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- Posted on Feb 4th 2011 4:30PM by James Sullivan
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But the biggest single of the year in America was recorded by one of the more unlikely pop stars of the modern era. Staff Sgt. Barry Sadler was a former Air Force enlistee and Green Beret medic who began recording songs when he was sent home from Vietnam after being wounded in action. Sadler's first single, 'The Ballad of the Green Berets,' hit the charts in early February of '66; a month later, it sent 'These Boots Are Made for Walkin'' on a hike from the top spot.
At a time when Americans were beginning to struggle with the question of whether it was right to be in Vietnam, the song – written, its author claimed, in a Mexican whorehouse – struck a chord with its unabashed patriotism. "Put silver wings on my son's chest," as the song's dead hero requests. "Make him one of America's best." 'The 'A' Team,' Sadler's second single from his debut album, also squeezed into the Top 40.
The crooning soldier led a wave of interest in the Army's Special Forces. His co-writer, author Robin Moore, had a best-selling paperback in 1966 with 'The Green Berets,' a controversial account of the force that included classified information. Sadler's autobiography, 'I'm a Lucky One,' came out in 1967, and in the following year 'The Green Berets' became a hit movie starring John Wayne.
However, Sadler ultimately proved to be a complicated spokesman for the military. Born in New Mexico to a pair of professional gamblers, he lived a life of mystery and confrontation. In the 1970s, he began writing a series of novels inspired by the legend of the Roman soldier who stabbed Jesus on the cross with the Holy Lance. Sadler's character, Casca, featured in dozens of books, many of which were ghostwritten, is cursed to live in eternity as a mercenary soldier. "No one writes slaughter like Sadler," the author bragged to his agent.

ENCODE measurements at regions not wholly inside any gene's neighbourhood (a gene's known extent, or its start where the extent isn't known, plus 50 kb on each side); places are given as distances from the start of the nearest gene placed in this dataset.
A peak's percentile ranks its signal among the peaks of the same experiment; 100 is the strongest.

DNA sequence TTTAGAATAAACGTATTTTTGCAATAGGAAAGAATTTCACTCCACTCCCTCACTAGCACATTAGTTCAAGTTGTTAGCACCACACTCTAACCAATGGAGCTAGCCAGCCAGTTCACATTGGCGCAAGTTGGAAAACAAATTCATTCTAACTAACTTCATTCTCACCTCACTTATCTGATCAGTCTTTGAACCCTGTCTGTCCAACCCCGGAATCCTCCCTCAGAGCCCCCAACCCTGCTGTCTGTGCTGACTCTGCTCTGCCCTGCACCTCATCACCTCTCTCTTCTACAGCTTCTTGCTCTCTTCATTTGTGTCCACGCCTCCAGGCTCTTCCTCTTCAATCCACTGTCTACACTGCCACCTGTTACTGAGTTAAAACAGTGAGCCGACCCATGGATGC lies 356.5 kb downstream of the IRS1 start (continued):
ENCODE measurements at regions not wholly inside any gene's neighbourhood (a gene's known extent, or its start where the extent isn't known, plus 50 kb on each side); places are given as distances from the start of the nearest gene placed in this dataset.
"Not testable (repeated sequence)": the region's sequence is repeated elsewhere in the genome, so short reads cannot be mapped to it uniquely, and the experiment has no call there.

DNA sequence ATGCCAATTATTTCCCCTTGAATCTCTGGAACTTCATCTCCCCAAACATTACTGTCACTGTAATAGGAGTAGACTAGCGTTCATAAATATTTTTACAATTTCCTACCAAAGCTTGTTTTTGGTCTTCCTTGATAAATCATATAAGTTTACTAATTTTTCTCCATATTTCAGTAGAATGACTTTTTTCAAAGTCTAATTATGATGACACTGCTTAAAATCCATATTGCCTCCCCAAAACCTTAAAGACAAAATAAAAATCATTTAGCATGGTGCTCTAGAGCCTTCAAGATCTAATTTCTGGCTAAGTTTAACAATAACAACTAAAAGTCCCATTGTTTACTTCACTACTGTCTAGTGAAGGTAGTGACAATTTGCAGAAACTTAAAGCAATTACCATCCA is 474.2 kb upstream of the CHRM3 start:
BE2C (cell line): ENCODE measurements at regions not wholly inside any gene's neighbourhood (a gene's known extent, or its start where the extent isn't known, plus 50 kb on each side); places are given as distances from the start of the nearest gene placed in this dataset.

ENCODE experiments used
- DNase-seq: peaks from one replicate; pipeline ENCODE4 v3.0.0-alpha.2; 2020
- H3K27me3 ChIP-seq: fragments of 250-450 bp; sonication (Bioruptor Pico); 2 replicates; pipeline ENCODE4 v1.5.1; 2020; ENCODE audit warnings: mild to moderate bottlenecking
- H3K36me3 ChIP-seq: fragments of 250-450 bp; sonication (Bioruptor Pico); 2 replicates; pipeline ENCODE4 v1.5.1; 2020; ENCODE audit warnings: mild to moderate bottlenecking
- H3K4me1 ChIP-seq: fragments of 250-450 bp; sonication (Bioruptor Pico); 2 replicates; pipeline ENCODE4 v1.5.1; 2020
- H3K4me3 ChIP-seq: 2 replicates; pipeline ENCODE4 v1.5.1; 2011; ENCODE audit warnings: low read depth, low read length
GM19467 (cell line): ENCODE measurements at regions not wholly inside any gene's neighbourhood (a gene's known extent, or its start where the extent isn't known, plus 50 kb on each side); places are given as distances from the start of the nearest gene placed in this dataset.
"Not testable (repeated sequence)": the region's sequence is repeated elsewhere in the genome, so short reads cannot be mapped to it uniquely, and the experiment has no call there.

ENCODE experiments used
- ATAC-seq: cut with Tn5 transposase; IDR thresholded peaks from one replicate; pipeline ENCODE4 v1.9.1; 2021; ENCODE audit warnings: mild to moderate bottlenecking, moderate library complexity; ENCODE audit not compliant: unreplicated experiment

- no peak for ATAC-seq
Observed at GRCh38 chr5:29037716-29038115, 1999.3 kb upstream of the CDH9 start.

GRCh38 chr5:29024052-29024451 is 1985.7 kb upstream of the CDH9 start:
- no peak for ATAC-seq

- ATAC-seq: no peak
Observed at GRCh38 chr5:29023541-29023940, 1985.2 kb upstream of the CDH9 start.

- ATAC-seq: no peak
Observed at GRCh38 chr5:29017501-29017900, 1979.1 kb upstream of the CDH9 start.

He had a big collection of Nazi memorabilia, named one of his sons Thor and once started a wrestling career wearing camouflage shorts. His penchant for hard living grew nearly as mythical as his hit song: "Barry would buy fun before he would buy bread," one friend told the Los Angeles Times.
Sadler's thirst for conflict led to a conviction for voluntary manslaughter in the late 1970s, when he shot and killed a country songwriter named Lee Emerson Bellamy after an ugly, weeks-long dispute over a girlfriend. Sentenced to four years in prison, Sadler served 22 days, later paying $10,000 in a wrongful-death suit.
In his later years, Sadler left his wife and sons to live outside Guatemala City, Guatemala, where friends suspected he was working as a mercenary. In the late 1980s, Sadler was critically wounded when he was shot in the head. Some said he attempted suicide; some believed he was targeted for secretly training the Contra rebels. Officials called it a robbery attempt. With money provided by Soldier of Fortune magazine, a few friends airlifted their buddy to the US. He died a year later in a hospital in Tennessee.